During the first quarter, investors wavered from euphoria to despair, as record market gains in January were followed by the first “corrections” (drops of 10% from record highs) in February in more than 2 years. The Dow and S&P 500 closed out the month of March and first quarter with declines, breaking a streak of nine consecutive winning quarters. Volatility, which had long been dormant, roared back to life during the quarter, as the VIX (commonly known as the “fear index”) posted its biggest quarterly rise – up 81%.

One of the primary drivers for the markets’ decline were concerns that wage growth may indicate a return of inflation, and subsequent further and more frequent interest rate hikes by the Federal Reserve. The Fed raised interest rates at its March meeting, and indicated at least two more hikes this year and more in 2019 and 2020. Additionally, trade war fears intensified after proposed tariffs and steel and aluminum imports from non-North American countries and technology tariffs targeted on China.

The market’s decline was widespread, as nine of the eleven S&P sectors posted negative returns for the quarter. The only two sectors that were positive were Technology (2.3%) and Consumer Discretionary (2.6%), sectors which benefited from the FAANG stocks (Facebook, Apple, Amazon, Netflix, and Google). The worst performing sectors were Consumer Staples (-7.5%), Energy (-6.7%), and Materials (-5.9%).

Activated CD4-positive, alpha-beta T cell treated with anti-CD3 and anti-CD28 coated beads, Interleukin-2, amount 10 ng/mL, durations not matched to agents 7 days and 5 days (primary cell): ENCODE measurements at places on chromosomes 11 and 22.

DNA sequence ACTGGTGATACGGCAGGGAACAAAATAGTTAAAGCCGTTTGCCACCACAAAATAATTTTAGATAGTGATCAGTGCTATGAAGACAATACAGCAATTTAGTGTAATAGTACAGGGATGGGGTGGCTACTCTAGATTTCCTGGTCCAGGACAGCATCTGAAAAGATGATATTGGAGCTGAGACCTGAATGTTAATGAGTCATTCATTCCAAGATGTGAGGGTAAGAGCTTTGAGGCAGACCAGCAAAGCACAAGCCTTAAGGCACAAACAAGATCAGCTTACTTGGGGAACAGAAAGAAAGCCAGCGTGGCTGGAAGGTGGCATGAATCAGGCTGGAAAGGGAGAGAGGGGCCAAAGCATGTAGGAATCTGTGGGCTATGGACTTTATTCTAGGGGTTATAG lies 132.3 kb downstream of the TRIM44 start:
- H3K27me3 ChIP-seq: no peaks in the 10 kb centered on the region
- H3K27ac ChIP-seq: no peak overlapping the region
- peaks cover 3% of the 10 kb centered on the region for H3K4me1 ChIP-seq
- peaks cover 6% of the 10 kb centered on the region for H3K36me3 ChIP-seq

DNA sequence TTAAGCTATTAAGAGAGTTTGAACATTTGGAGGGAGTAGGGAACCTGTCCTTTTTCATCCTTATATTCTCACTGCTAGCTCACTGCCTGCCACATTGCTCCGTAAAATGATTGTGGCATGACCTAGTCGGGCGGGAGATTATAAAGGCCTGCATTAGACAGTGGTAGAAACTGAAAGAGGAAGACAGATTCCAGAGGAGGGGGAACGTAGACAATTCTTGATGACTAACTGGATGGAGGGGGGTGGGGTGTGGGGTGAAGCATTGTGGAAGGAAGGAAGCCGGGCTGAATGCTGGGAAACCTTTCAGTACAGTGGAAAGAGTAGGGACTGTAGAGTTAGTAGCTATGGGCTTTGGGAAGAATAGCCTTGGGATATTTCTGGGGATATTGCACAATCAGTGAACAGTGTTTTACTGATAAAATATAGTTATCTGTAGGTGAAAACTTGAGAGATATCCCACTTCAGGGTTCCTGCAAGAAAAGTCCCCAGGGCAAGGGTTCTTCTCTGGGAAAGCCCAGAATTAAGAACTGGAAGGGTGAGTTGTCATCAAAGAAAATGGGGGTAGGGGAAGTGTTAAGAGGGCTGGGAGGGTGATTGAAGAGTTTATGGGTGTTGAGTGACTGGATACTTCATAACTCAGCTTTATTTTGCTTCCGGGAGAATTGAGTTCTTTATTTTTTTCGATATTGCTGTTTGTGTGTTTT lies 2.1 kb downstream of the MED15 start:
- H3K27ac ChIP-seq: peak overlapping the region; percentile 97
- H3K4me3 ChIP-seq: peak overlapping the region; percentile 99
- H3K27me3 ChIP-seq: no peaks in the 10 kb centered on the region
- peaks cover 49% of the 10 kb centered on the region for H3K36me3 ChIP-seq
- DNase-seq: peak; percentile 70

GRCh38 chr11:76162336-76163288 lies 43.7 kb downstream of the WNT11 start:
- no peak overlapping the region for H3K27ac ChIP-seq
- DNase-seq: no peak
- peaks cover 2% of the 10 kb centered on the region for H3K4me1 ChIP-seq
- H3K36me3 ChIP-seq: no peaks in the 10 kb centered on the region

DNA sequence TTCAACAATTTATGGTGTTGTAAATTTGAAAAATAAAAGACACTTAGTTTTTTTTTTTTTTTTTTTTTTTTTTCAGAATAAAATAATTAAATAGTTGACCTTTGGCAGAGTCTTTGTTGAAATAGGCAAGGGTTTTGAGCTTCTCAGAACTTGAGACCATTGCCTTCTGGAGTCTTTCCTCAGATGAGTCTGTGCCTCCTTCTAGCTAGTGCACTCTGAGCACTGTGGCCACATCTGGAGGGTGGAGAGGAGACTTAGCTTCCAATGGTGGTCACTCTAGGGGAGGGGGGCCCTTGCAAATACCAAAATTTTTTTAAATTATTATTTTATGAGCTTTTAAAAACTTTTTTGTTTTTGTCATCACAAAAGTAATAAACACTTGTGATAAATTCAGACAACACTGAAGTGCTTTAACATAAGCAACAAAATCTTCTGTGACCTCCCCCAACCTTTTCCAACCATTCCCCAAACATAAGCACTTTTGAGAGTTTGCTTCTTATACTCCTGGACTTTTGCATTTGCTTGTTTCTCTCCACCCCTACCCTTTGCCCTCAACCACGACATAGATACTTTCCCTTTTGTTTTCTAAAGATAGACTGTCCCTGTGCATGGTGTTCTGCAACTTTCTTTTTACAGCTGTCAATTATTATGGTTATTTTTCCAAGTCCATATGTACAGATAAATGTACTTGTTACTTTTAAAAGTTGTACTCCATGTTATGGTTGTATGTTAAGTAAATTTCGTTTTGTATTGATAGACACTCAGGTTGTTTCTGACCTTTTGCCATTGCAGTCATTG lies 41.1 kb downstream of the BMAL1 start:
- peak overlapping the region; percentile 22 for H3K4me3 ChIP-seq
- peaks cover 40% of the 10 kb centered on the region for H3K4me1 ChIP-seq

During the quarter the bond market faced disaster, as prices for both short and long term issues tanked, sending yields soaring on the fear of re-emerging inflation. The yield on the 10-year hit a four-year intraday high of 2.95% in February. The concern over protectionist tariffs and subsequent market volatility drove investors to safe haven assets like bonds, which drove yields lower in March. The current yield on the 10-year is 2.74%.

Oil prices ended higher, with West Texas Intermediate crude settling at $64.64 a barrel, posting its third straight quarterly rise in a row. Geopolitical concerns and possible actions by OPEC countries to trigger higher prices may generate further increases.

Economic indicators showed mixed results. The Chicago PMI slipped to 57.1 from 61.9 in February, showing continued softening in business sentiment. However, any reading above 50 indicates improving conditions. Consumer confidence fell to 127.7 in March from 130.0 in February, which was an 18-year high. Unemployment remains at 4.1%, a 17-year low. The Consumer Price Index for All Urban Consumers (CPI-U) rose 0.2% in February on a seasonally adjusted basis. Over the last 12 months, the all-items index rose 2.2 percent. On the whole, these numbers reflect a healthy economy and support further interest rate increases.

The quarter certainly showed that risks are still present in the markets. But if it is of any comfort to know, according to the Stock Trader’s Almanac, April has historically been the strongest month for the Dow, with average gains of 1.9%, based on data going back to 1950. April has been the third best month for the S&P 500 and Russell 2000, with average gains of 1.5% for both indices (see chart).

While those average returns would be much-welcomed, they would not bring the indices back to the record territories we witnessed earlier this year. Investors should remain focused on the long-term, and confirm that their risk tolerance matches the potential volatility we may see ahead.